I climbed the Endless Stair, as Le Aaiun did, and did not, when she reached the source of the Dead River. But as the Dreaming Moon rose above me, with perfect Vloles set upon it, I found that I could speak to it, and it to me, though my approach was both endless and futile.

“Immortal, inscrutable Vloles,” said I, “my family and kin are all gone. Taken from me, but in a way that there are none upon whom I might revenge.”

“Such is the way of things.” Vloles spoke in a multitude of voices, as if every citizen of Korton had lifted their throats up as one.

“I fear that nothing is left for me but the Next Dream, the Dream-to-Come, the Deepest Dream,” I continued. “Tell me if I am right or wrong.”

Vloles did not respond, so I continued walking. In time, I asked afresh: “Should I end myself? Cast me upon the plains of baleful Køs and let her horrid light be my end?

“If your rasp should wear, do you then destroy it?” Vloles, its multitudes, asked.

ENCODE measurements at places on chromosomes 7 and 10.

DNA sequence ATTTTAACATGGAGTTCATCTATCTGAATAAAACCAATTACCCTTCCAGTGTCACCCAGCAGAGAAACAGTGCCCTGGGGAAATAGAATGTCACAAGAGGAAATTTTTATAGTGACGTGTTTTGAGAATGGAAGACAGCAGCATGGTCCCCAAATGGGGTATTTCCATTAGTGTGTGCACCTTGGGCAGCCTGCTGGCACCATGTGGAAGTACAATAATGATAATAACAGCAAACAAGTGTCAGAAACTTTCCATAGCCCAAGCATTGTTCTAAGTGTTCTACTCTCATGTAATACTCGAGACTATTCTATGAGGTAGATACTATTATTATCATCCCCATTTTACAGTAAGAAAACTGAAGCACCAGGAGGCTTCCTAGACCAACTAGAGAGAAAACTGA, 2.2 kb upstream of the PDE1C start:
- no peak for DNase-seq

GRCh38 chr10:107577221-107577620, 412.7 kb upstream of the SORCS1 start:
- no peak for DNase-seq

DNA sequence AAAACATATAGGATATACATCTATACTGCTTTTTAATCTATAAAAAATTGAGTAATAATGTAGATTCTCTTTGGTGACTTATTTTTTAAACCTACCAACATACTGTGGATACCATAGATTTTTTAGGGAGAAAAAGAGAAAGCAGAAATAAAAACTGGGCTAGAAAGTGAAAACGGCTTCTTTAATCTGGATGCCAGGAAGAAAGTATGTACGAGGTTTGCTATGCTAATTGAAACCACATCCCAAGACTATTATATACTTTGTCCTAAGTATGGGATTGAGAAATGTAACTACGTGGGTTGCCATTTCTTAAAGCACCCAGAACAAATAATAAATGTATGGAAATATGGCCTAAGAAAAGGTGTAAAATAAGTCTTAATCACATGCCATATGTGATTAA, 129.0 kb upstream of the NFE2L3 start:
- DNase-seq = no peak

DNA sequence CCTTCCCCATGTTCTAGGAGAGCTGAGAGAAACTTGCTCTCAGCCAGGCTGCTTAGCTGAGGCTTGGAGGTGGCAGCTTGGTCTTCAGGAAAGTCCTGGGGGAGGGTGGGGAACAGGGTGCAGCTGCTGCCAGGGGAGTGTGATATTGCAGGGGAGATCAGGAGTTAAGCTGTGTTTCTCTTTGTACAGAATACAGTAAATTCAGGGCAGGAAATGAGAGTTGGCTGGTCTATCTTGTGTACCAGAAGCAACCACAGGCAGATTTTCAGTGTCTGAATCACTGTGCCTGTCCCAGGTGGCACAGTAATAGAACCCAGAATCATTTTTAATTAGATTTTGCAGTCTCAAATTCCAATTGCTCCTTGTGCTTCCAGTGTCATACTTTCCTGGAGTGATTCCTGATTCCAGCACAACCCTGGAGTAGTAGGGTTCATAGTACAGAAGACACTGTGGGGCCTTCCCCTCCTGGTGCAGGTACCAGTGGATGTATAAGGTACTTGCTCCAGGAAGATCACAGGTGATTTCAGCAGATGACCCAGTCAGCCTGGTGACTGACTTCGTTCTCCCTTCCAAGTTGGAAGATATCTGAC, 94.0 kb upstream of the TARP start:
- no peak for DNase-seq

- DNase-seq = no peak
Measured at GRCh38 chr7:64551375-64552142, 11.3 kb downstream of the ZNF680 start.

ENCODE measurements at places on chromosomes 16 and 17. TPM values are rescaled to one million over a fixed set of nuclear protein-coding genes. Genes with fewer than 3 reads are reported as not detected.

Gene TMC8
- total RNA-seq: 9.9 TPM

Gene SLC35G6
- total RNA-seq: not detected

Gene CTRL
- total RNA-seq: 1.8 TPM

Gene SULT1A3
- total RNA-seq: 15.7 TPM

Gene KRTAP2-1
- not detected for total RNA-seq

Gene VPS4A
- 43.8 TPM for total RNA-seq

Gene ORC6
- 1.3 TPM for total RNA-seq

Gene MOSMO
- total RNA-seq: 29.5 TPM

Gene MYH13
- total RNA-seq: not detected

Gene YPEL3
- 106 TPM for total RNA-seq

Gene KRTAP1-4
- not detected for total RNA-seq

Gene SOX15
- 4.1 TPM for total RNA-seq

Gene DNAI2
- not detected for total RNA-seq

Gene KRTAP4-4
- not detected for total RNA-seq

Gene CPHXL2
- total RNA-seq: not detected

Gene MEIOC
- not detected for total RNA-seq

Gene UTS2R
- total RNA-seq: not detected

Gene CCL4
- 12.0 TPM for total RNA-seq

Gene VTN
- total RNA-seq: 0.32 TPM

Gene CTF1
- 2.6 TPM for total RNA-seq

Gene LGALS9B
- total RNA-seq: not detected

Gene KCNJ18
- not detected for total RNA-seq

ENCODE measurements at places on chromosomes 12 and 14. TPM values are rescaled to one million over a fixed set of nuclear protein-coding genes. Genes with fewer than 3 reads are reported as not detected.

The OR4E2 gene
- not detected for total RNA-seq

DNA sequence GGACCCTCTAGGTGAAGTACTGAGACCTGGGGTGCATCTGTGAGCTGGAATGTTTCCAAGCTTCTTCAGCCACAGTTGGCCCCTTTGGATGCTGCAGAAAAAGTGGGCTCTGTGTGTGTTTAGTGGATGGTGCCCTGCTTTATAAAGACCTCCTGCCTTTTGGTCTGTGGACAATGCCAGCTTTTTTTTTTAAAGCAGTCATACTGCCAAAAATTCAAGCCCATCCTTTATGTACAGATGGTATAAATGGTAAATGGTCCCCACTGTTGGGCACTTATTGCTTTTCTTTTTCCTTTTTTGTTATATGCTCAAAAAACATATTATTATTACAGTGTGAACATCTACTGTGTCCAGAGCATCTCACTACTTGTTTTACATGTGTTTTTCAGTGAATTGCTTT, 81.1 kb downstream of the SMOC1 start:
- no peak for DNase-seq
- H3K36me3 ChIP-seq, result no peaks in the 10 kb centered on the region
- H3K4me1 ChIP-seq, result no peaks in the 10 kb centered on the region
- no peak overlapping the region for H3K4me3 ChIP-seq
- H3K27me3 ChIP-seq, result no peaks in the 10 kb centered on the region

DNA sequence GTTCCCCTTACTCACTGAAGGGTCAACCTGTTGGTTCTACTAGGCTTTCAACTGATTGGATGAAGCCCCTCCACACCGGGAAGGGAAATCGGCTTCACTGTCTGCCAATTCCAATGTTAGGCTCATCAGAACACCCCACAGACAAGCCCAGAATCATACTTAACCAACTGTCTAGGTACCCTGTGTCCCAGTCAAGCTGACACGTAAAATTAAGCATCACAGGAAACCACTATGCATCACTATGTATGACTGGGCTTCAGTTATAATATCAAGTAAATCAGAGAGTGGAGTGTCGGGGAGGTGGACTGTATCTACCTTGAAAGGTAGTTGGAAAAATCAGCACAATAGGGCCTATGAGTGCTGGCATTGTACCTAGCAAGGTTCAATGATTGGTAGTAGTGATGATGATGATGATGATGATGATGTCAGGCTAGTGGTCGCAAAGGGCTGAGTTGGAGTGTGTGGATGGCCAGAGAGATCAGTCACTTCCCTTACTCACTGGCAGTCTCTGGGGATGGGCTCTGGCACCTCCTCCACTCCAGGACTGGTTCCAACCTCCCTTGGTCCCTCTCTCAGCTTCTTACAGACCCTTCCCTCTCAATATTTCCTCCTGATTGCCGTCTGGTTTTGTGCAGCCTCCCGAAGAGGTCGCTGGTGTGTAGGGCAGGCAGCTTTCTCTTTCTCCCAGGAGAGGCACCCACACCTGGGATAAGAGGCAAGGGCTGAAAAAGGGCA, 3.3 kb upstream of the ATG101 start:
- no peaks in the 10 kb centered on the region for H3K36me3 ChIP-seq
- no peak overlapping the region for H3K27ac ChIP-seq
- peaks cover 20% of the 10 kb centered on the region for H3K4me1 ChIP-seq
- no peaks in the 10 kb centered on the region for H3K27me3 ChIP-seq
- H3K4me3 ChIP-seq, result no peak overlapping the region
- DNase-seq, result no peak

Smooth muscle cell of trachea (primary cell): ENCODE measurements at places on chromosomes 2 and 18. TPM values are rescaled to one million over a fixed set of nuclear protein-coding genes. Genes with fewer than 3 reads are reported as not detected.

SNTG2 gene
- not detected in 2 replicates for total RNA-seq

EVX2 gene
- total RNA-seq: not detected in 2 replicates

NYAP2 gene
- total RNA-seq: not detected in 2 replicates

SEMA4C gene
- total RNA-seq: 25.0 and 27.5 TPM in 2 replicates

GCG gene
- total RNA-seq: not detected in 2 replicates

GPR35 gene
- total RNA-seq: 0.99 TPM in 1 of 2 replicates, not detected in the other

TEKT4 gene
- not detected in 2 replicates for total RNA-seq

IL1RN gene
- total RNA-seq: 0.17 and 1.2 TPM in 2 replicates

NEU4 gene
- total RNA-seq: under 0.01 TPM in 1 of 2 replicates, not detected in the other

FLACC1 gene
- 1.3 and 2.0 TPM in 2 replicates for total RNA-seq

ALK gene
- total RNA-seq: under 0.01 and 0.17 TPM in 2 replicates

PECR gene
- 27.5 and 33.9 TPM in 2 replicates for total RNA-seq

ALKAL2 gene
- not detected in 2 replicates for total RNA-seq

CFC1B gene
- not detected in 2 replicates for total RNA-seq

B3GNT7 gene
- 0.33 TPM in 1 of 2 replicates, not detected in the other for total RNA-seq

“No,” I said. “You re-cast it, re-forge it, into a hunting-knife. Or, at least, I have always done so.”

“Then that is what you must do. Seek for the north, for Harbiyyah. That will be your forge, your hammer, your tempering quench.”

“Harbiyyah is vast,” I replied. “How will I know when I have reached my destination? How will I know when I have leave, your leave, to depart to the Dream-To-Come?”

“How did you know to arrive into this dream, or any other images that have danced before your mortal eyes?”

“I do not know,” was my reply. “I just did.”

“Then there is your answer,” the many voices of Vloles said as one.

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